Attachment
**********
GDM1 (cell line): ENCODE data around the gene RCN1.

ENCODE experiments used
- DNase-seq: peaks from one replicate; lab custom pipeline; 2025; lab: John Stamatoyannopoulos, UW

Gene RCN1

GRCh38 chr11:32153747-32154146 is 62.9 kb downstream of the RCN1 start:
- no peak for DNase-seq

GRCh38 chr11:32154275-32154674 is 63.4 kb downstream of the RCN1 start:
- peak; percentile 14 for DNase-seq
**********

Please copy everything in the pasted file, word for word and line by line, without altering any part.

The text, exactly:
GDM1 (cell line): ENCODE data around the gene RCN1.

ENCODE experiments used
- DNase-seq: peaks from one replicate; lab custom pipeline; 2025; lab: John Stamatoyannopoulos, UW

Gene RCN1

GRCh38 chr11:32153747-32154146 is 62.9 kb downstream of the RCN1 start:
- no peak for DNase-seq

GRCh38 chr11:32154275-32154674 is 63.4 kb downstream of the RCN1 start:
- peak; percentile 14 for DNase-seq